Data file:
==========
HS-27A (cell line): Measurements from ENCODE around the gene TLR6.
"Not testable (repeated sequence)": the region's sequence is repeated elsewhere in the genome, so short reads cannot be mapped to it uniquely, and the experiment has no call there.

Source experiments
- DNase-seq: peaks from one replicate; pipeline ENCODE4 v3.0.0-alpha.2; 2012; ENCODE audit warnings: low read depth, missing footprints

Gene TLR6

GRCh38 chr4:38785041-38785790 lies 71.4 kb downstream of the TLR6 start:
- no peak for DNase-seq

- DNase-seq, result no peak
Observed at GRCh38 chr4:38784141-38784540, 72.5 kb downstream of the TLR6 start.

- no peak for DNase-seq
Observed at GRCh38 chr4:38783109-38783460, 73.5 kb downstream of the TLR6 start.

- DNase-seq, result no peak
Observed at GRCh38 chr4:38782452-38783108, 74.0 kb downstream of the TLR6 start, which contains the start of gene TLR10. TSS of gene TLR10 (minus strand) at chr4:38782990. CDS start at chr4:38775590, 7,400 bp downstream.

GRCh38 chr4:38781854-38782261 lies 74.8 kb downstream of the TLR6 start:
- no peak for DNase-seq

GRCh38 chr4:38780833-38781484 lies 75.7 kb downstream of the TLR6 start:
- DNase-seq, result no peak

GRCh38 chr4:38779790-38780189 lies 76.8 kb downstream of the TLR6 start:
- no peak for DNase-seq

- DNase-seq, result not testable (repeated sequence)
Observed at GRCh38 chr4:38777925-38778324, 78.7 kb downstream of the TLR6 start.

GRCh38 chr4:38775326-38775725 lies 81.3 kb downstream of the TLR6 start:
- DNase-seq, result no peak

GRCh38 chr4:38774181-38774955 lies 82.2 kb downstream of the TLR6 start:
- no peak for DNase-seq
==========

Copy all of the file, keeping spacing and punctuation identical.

HS-27A (cell line): Measurements from ENCODE around the gene TLR6.
"Not testable (repeated sequence)": the region's sequence is repeated elsewhere in the genome, so short reads cannot be mapped to it uniquely, and the experiment has no call there.

Source experiments
- DNase-seq: peaks from one replicate; pipeline ENCODE4 v3.0.0-alpha.2; 2012; ENCODE audit warnings: low read depth, missing footprints

Gene TLR6

GRCh38 chr4:38785041-38785790 lies 71.4 kb downstream of the TLR6 start:
- no peak for DNase-seq

- DNase-seq, result no peak
Observed at GRCh38 chr4:38784141-38784540, 72.5 kb downstream of the TLR6 start.

- no peak for DNase-seq
Observed at GRCh38 chr4:38783109-38783460, 73.5 kb downstream of the TLR6 start.

- DNase-seq, result no peak
Observed at GRCh38 chr4:38782452-38783108, 74.0 kb downstream of the TLR6 start, which contains the start of gene TLR10. TSS of gene TLR10 (minus strand) at chr4:38782990. CDS start at chr4:38775590, 7,400 bp downstream.

GRCh38 chr4:38781854-38782261 lies 74.8 kb downstream of the TLR6 start:
- no peak for DNase-seq

GRCh38 chr4:38780833-38781484 lies 75.7 kb downstream of the TLR6 start:
- DNase-seq, result no peak

GRCh38 chr4:38779790-38780189 lies 76.8 kb downstream of the TLR6 start:
- no peak for DNase-seq

- DNase-seq, result not testable (repeated sequence)
Observed at GRCh38 chr4:38777925-38778324, 78.7 kb downstream of the TLR6 start.

GRCh38 chr4:38775326-38775725 lies 81.3 kb downstream of the TLR6 start:
- DNase-seq, result no peak

GRCh38 chr4:38774181-38774955 lies 82.2 kb downstream of the TLR6 start:
- no peak for DNase-seq